Kane County State’s Attorney Jamie Mosser told the Aurora Beacon about a woman with mental health issues who has been repeatedly trespassing at a home and claimed that there is nothing prosecutors can do to keep her away from the house other than for police to cite and release her.
Trespass to Residence is a Class A misdemeanor or a Class 4 felony. There is no requirement that police cite and release people for those levels of charges. Even if she was being charged with a lower level version of trespass, police would have been able to arrest this individual during the initial incident had she presented a danger to others. After the initial citation was issued, police could have arrested her if she continued to engage in criminal behavior. Prosecutors would also be able to charge the person with violating the terms of their pretrial release, and a judge could hold them in custody for that violation.
Law enforcement retains discretion to arrest people alleged to pose a threat to someone else in the community. The Pretrial Fairness Act gives law enforcement flexibility to issue a citation to people charged with low-level offenses rather than book them into jail.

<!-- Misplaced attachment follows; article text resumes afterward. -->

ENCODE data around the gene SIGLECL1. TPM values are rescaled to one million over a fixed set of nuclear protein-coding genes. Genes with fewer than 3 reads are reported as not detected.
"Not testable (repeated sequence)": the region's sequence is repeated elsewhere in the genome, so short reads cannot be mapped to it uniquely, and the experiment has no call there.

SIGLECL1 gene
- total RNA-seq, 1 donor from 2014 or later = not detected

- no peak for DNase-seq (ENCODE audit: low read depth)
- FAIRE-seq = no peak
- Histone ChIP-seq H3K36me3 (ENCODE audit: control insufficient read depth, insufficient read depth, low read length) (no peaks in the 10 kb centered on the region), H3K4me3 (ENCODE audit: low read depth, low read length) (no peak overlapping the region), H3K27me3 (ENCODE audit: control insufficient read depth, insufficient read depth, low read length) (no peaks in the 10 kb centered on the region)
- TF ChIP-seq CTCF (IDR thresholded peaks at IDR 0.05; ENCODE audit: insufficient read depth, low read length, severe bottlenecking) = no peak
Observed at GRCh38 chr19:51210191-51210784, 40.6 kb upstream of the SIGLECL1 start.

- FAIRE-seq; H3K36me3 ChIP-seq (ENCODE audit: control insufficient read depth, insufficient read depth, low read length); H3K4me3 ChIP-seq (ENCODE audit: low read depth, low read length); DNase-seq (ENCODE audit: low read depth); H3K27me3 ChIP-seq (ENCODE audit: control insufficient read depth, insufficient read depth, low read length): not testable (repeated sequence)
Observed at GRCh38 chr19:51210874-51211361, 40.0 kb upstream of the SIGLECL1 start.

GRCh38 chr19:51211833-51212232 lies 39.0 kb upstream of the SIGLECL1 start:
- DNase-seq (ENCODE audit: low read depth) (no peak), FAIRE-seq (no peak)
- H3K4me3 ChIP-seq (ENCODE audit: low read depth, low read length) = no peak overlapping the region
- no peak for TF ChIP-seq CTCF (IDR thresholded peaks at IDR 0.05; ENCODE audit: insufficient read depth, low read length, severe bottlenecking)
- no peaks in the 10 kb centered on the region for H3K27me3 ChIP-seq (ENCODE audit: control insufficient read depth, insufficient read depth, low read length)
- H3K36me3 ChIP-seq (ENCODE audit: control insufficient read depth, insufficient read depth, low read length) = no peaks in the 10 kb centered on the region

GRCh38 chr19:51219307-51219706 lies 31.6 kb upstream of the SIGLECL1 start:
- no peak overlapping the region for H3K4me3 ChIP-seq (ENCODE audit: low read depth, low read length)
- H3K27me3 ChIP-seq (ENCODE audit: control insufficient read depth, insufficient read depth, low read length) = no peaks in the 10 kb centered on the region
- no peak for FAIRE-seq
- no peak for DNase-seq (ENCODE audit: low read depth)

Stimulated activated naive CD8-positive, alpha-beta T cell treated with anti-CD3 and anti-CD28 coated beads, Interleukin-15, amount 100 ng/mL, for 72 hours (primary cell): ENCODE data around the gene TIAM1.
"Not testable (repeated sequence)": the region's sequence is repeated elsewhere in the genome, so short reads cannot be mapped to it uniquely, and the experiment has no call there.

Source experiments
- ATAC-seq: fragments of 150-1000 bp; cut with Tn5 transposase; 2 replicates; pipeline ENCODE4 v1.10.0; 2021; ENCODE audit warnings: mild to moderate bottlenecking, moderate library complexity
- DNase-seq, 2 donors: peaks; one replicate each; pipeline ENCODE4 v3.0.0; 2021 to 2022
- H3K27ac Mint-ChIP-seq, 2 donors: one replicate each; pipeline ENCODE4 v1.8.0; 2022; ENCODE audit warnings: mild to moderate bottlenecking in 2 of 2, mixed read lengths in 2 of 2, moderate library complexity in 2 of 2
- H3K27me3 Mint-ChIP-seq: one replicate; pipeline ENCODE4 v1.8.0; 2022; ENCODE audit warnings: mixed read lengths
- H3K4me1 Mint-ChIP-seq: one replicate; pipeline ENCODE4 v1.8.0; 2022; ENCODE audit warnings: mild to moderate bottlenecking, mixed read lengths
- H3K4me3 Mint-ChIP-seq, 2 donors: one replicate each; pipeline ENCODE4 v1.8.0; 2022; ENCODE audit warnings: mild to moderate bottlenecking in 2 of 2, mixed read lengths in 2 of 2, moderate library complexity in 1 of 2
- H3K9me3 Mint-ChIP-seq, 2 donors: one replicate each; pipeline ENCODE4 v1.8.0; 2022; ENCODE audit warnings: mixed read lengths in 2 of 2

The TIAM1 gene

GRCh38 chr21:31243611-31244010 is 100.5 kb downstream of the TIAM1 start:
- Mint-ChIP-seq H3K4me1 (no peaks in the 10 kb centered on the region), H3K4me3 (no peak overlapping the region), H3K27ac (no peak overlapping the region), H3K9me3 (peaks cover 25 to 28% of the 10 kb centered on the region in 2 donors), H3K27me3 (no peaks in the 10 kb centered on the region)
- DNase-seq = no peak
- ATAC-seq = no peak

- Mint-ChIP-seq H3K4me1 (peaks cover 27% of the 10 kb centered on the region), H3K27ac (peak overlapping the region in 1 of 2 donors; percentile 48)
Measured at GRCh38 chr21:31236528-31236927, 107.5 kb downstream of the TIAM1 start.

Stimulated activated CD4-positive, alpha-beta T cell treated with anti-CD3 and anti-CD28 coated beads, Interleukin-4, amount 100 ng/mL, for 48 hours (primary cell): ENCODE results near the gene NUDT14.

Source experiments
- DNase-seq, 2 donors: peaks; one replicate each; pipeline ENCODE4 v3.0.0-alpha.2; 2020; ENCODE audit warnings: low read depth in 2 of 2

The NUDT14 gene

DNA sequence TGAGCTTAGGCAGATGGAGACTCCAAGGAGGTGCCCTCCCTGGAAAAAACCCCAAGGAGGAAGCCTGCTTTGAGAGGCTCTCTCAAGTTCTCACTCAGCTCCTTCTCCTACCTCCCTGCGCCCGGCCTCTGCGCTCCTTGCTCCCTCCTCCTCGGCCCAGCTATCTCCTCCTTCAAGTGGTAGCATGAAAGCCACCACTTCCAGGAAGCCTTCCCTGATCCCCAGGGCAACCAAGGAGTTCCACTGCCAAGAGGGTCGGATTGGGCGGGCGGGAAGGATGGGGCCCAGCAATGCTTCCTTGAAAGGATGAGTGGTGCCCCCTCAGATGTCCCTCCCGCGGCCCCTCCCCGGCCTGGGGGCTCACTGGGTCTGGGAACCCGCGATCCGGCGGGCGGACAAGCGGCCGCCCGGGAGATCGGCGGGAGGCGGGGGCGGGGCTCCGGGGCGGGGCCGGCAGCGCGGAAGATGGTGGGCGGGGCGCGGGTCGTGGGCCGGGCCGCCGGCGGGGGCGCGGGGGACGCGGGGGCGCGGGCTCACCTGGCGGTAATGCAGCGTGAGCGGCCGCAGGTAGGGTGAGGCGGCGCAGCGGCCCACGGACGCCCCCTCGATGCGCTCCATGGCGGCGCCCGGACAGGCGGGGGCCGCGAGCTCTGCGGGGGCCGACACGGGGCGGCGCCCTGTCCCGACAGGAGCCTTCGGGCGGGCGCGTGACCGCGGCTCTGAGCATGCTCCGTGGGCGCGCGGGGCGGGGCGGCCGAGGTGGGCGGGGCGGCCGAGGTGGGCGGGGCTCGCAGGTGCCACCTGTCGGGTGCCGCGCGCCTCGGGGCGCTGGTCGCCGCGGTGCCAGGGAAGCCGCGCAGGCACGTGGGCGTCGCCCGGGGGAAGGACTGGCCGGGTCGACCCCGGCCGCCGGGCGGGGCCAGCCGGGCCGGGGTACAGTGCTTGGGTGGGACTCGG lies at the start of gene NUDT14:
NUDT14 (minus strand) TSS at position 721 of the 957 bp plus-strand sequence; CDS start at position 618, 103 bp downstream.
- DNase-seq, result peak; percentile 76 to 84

The Pretrial Fairness Act gives police the authority to release anyone arrested for an offense not eligible for detention and to use citations in lieu of arrest for Class B and C misdemeanors and petty or business offenses. Law enforcement can still arrest someone if they “reasonably believe the accused poses a threat to the community or any person,” if the alleged “criminal activity persist[s] after [the] issuance of a citation” and/or if that person requires immediate medical attention. People who are arrested by police can be held overnight to appear before a judge, who can set conditions of their pretrial release.
This process reduces unnecessary pretrial detention (which actually increases the likelihood of new arrests in the future), keeps jails and courts running more efficiently, and uses public resources wisely to focus on the most serious cases.